Linear Algebra - Unit vectors e_i


Is there an easy way to add a standard unit vector (e_i, which is vector of length ‘l’ with all zeros except for ith position?
Example: Let x be a vector of length 5. I want to add e_3 (= [ 0 0 1 0 0]) to it.
Right now I’m doing it as

y = x + eye(5)[:,3]

Is there any nice way to do it like x + e[3] kind of syntax?


x[3] += 1?

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My actual use case is a little more complicated: I need to do

y = (1-c) * x + c * e_3
y = (1-c) * x
y[3] += c


Yeah… that’s one way. But it’s still two lines :slightly_frowning_face:
But is there any way to do this in one line?
Or May be I should settle with this.

y = (1-c) * x; y[3] += c



Possibly yes. There is a trade-off between brevity and transparency; introducing special syntax for all of these things in Base is probably not worth it. If, however, you do this a lot in a package, you could write a tiny function for it. Especially if you want to make it generic so that it can handle StaticVector and other special types.

It could maybe be useful to have a lazy array, like I (UniformScaling), defined by e(i)[j] = i == j ? 1 : 0. Then one could define I[:,i] to be equal to that, for instance. That could be a neat little package.

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y = (1 - c) .* x .+ c .* (1:5 .== 3)


I’ve often wanted this myself. Julia prides itself in being readable and close to Mathematical notation so I think this was a perfectly fair question.

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Yes, I think this would be an excellent addition to FillArrays, along with the sort of stuff I mentioned in Possibility of a generically sized vector of 1s and 0s similar to the UniformScalingOperator in Juila v0.7

A bold e (as an optional function name in those cases) is one possible syntactic sugar

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I think for the moment @yuyichao answer is the closest possible solution for this.
And @antoine-levitt also has some interesting stuff!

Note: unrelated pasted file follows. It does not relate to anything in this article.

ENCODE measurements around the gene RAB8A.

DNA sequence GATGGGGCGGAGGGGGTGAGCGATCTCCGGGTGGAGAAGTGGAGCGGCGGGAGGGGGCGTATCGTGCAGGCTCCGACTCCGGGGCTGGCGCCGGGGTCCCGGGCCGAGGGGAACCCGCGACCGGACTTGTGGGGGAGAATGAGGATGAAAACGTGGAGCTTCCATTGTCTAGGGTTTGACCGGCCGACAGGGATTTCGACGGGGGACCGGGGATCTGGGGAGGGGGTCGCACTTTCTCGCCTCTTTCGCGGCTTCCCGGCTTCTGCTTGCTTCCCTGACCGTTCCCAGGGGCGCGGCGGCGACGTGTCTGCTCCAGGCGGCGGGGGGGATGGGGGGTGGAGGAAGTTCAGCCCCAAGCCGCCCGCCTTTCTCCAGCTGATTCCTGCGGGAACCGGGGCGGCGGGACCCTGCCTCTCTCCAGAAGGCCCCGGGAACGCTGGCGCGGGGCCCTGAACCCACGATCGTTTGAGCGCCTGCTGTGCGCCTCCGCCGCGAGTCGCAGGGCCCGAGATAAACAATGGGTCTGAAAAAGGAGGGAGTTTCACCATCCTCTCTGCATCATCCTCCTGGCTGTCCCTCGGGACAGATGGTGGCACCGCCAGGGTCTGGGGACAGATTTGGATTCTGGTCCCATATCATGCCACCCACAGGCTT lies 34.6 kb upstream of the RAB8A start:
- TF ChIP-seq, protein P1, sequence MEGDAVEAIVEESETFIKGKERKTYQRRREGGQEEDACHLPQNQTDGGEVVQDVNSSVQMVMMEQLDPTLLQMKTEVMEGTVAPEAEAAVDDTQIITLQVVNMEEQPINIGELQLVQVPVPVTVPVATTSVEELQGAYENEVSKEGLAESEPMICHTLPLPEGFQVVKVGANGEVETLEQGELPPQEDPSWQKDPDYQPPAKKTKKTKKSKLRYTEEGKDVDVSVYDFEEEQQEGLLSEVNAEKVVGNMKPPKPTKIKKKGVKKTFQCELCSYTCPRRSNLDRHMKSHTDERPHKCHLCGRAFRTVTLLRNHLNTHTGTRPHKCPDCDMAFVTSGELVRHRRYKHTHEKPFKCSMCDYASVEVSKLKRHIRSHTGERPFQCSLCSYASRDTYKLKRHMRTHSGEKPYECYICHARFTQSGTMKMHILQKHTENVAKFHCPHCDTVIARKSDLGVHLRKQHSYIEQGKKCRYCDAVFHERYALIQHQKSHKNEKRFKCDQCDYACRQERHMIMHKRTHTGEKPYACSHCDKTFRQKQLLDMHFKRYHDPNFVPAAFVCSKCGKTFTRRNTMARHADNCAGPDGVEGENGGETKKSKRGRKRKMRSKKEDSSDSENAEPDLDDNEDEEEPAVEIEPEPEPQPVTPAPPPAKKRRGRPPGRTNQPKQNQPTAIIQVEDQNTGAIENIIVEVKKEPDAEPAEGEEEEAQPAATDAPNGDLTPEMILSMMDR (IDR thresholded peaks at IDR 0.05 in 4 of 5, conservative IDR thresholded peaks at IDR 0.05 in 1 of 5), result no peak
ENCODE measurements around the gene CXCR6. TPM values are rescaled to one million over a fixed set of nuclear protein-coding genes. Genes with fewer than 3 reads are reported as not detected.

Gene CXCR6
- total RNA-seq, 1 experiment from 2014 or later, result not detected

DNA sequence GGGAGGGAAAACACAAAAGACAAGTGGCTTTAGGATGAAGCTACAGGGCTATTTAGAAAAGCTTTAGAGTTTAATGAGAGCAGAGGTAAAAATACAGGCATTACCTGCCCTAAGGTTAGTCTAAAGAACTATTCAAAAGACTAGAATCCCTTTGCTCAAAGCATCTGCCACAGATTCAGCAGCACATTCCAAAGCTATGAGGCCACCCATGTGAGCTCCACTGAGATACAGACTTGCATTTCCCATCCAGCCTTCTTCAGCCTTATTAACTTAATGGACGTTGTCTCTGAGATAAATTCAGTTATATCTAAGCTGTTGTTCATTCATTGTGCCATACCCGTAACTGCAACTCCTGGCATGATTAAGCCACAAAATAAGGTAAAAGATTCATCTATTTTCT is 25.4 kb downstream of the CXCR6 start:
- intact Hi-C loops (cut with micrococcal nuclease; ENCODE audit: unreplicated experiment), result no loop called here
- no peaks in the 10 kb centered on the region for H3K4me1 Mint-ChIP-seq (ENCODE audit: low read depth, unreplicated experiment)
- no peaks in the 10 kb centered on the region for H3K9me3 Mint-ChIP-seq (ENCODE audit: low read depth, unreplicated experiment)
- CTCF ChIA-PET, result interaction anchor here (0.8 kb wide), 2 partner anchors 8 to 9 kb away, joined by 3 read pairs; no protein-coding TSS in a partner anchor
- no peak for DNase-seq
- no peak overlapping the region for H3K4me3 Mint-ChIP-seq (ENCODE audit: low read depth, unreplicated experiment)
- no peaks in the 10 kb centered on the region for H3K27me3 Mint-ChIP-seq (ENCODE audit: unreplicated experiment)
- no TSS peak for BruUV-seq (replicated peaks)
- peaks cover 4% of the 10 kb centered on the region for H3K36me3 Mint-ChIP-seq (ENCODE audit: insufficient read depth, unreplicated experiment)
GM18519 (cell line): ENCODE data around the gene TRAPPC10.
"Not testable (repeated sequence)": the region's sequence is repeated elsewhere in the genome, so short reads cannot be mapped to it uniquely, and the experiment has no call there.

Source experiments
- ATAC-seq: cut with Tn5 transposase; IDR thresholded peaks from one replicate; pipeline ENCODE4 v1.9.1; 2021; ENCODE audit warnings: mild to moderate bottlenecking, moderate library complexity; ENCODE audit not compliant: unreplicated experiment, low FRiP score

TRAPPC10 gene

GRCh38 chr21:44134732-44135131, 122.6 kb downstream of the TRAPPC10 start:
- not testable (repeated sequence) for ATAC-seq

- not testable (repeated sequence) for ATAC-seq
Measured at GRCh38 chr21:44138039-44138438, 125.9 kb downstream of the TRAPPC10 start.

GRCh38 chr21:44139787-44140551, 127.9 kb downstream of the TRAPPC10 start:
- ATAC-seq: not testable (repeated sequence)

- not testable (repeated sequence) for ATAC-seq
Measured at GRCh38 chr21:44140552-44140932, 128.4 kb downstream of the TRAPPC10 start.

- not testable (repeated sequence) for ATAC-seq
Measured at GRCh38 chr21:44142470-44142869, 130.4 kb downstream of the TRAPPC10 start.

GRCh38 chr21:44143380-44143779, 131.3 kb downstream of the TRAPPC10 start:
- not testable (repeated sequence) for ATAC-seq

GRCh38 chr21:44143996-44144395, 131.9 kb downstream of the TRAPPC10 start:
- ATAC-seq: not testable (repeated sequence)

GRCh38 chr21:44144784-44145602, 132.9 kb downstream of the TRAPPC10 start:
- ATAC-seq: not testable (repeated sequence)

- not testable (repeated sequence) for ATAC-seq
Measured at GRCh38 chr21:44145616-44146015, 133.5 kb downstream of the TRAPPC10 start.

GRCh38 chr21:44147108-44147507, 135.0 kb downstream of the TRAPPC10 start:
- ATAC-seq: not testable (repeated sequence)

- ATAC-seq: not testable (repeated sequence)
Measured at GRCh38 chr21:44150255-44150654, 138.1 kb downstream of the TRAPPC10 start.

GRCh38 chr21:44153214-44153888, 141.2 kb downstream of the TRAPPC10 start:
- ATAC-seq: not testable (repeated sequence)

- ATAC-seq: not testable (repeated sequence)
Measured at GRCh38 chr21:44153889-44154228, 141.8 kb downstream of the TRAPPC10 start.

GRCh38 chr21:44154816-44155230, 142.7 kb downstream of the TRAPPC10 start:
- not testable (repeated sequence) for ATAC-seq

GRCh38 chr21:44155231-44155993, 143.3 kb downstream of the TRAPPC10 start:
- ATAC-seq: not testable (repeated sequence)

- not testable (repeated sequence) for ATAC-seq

Another possible use case for a similar lazy array: the totally antisymmetric tensor (Levi-Civita symbol), with bonus points for implementing fast contractions with it.

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struct lazy_e{T} <: AbstractVector{T}
lazy_e(i::Int, n::Int, ::Type{T} = Int) where T = lazy_e{T}(i, n)
function Base.getindex(e::lazy_e{T}, i) where T
    @boundscheck @assert i <= e.n
    ifelse(i == e.i, one(T), zero(T))
Base.size(e::lazy_e) = (e.n,)

Then on Julia 0.7:

julia> fe(x) = (@inbounds d = x' * lazy_e(3,4); d)
fe (generic function with 1 method)

julia> using StaticArrays, BenchmarkTools

julia> x = @SVector randn(4)
4-element SArray{Tuple{4},Float64,1,4}:

julia> y = randn(4)
4-element Array{Float64,1}:

julia> @btime fe($x)
  1.520 ns (0 allocations: 0 bytes)

julia> @btime fe($y)
  8.301 ns (0 allocations: 0 bytes)

julia> lazy_e(2,5)
5-element lazy_e{Int64}:

julia> lazy_e(2,5)'
1×5 LinearAlgebra.Adjoint{Int64,lazy_e{Int64}}:
 0  1  0  0  0

Ideally, you’d do this with a for loop and @eval, and perhaps some other helper macros, but:

Base.:*(A::Matrix, e::lazy_e) = A[:, e.i]

Base.:*(A::Adjoint{T,Matrix{T}}, e::lazy_e) where T = A[:, e.i]
Base.:*(A::Transpose{T,Matrix{T}}, e::lazy_e) where T = A[:, e.i]
Base.:*(A::Adjoint{T,Vector{T}}, e::lazy_e) where T = A[e.i]
Base.:*(A::Transpose{T,Vector{T}}, e::lazy_e) where T = A[e.i]

Base.:*(A::Adjoint{T,lazy_e}, e::Matrix{T}) where T = A[e.i, :]
Base.:*(A::Transpose{T,lazy_e}, e::Matrix{T}) where T = A[e.i, :]
Base.:*(A::Adjoint{T,lazy_e}, e::Vector{T}) where T = A[e.i]
Base.:*(A::Transpose{T,lazy_e}, e::Vector{T}) where T = A[e.i]

I had to get really specific for dispatch to actually favor the newly defined multiplication methods, and I’m not sure why. This yielded:

julia> z = randn(3,4)
3×4 Array{Float64,2}:
  0.478915  -0.542889  0.142261  -0.594415
  0.509348   0.63491   1.77353   -0.545189
 -0.659932   0.995295  1.706     -0.291947

julia> @btime $z * lazy_e(2,4)
  26.288 ns (1 allocation: 112 bytes)
3-element Array{Float64,1}:

julia> @btime $z[:,2]
  26.266 ns (1 allocation: 112 bytes)
3-element Array{Float64,1}:

The matrix multiplication functions could be edited to return views if you.


I guess you rather want

struct lazy_e{T} <: AbstractVector{T}

at least for isbits(T), in order to quickly (without looping, independent of n) scale a unit vector and in-place add it to some other vector (specialize broadcast!).

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unit(n,i)= unit(n)[i]